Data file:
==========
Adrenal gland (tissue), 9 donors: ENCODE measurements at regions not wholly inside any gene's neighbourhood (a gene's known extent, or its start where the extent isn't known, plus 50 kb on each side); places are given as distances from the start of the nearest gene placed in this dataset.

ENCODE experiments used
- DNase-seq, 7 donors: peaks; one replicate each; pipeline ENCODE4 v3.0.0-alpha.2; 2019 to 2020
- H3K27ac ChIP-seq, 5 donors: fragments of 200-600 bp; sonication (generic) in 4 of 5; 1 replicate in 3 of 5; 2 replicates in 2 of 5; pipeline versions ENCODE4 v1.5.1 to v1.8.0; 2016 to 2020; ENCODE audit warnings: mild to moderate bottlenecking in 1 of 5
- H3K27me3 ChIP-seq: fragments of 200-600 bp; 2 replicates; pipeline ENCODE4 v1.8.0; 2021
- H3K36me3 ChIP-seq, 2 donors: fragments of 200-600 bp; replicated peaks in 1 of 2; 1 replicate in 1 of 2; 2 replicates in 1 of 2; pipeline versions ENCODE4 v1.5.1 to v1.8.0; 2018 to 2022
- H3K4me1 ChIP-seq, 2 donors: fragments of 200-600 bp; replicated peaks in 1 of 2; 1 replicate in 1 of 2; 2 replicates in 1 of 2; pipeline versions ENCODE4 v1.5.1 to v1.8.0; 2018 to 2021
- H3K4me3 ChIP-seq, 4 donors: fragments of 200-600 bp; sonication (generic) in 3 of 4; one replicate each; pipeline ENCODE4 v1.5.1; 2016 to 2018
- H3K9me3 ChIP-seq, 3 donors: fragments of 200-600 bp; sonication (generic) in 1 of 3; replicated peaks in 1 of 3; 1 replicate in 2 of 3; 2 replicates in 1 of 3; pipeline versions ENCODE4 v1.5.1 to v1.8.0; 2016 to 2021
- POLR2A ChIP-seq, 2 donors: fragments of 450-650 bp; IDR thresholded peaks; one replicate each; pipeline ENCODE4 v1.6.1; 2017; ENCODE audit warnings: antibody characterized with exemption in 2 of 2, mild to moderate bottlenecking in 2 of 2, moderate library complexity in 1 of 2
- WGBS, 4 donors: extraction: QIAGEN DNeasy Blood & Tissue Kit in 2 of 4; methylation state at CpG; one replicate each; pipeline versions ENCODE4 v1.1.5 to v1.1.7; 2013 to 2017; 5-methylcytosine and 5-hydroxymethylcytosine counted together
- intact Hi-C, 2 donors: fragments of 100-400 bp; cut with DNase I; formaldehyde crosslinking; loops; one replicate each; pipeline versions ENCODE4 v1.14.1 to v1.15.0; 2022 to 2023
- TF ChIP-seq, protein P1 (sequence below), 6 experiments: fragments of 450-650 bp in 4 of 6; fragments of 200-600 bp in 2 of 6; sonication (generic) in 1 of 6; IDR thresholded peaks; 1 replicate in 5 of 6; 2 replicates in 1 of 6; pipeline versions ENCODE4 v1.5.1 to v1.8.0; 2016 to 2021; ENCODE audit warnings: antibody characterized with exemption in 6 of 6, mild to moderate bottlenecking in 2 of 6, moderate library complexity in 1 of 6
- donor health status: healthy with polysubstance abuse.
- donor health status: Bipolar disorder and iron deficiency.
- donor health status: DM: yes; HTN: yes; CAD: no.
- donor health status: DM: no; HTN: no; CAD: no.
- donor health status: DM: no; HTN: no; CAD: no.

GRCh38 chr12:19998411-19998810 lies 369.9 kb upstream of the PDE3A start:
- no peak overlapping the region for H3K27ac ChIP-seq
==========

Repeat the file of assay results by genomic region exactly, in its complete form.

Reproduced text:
Adrenal gland (tissue), 9 donors: ENCODE measurements at regions not wholly inside any gene's neighbourhood (a gene's known extent, or its start where the extent isn't known, plus 50 kb on each side); places are given as distances from the start of the nearest gene placed in this dataset.

ENCODE experiments used
- DNase-seq, 7 donors: peaks; one replicate each; pipeline ENCODE4 v3.0.0-alpha.2; 2019 to 2020
- H3K27ac ChIP-seq, 5 donors: fragments of 200-600 bp; sonication (generic) in 4 of 5; 1 replicate in 3 of 5; 2 replicates in 2 of 5; pipeline versions ENCODE4 v1.5.1 to v1.8.0; 2016 to 2020; ENCODE audit warnings: mild to moderate bottlenecking in 1 of 5
- H3K27me3 ChIP-seq: fragments of 200-600 bp; 2 replicates; pipeline ENCODE4 v1.8.0; 2021
- H3K36me3 ChIP-seq, 2 donors: fragments of 200-600 bp; replicated peaks in 1 of 2; 1 replicate in 1 of 2; 2 replicates in 1 of 2; pipeline versions ENCODE4 v1.5.1 to v1.8.0; 2018 to 2022
- H3K4me1 ChIP-seq, 2 donors: fragments of 200-600 bp; replicated peaks in 1 of 2; 1 replicate in 1 of 2; 2 replicates in 1 of 2; pipeline versions ENCODE4 v1.5.1 to v1.8.0; 2018 to 2021
- H3K4me3 ChIP-seq, 4 donors: fragments of 200-600 bp; sonication (generic) in 3 of 4; one replicate each; pipeline ENCODE4 v1.5.1; 2016 to 2018
- H3K9me3 ChIP-seq, 3 donors: fragments of 200-600 bp; sonication (generic) in 1 of 3; replicated peaks in 1 of 3; 1 replicate in 2 of 3; 2 replicates in 1 of 3; pipeline versions ENCODE4 v1.5.1 to v1.8.0; 2016 to 2021
- POLR2A ChIP-seq, 2 donors: fragments of 450-650 bp; IDR thresholded peaks; one replicate each; pipeline ENCODE4 v1.6.1; 2017; ENCODE audit warnings: antibody characterized with exemption in 2 of 2, mild to moderate bottlenecking in 2 of 2, moderate library complexity in 1 of 2
- WGBS, 4 donors: extraction: QIAGEN DNeasy Blood & Tissue Kit in 2 of 4; methylation state at CpG; one replicate each; pipeline versions ENCODE4 v1.1.5 to v1.1.7; 2013 to 2017; 5-methylcytosine and 5-hydroxymethylcytosine counted together
- intact Hi-C, 2 donors: fragments of 100-400 bp; cut with DNase I; formaldehyde crosslinking; loops; one replicate each; pipeline versions ENCODE4 v1.14.1 to v1.15.0; 2022 to 2023
- TF ChIP-seq, protein P1 (sequence below), 6 experiments: fragments of 450-650 bp in 4 of 6; fragments of 200-600 bp in 2 of 6; sonication (generic) in 1 of 6; IDR thresholded peaks; 1 replicate in 5 of 6; 2 replicates in 1 of 6; pipeline versions ENCODE4 v1.5.1 to v1.8.0; 2016 to 2021; ENCODE audit warnings: antibody characterized with exemption in 6 of 6, mild to moderate bottlenecking in 2 of 6, moderate library complexity in 1 of 6
- donor health status: healthy with polysubstance abuse.
- donor health status: Bipolar disorder and iron deficiency.
- donor health status: DM: yes; HTN: yes; CAD: no.
- donor health status: DM: no; HTN: no; CAD: no.
- donor health status: DM: no; HTN: no; CAD: no.

GRCh38 chr12:19998411-19998810 lies 369.9 kb upstream of the PDE3A start:
- no peak overlapping the region for H3K27ac ChIP-seq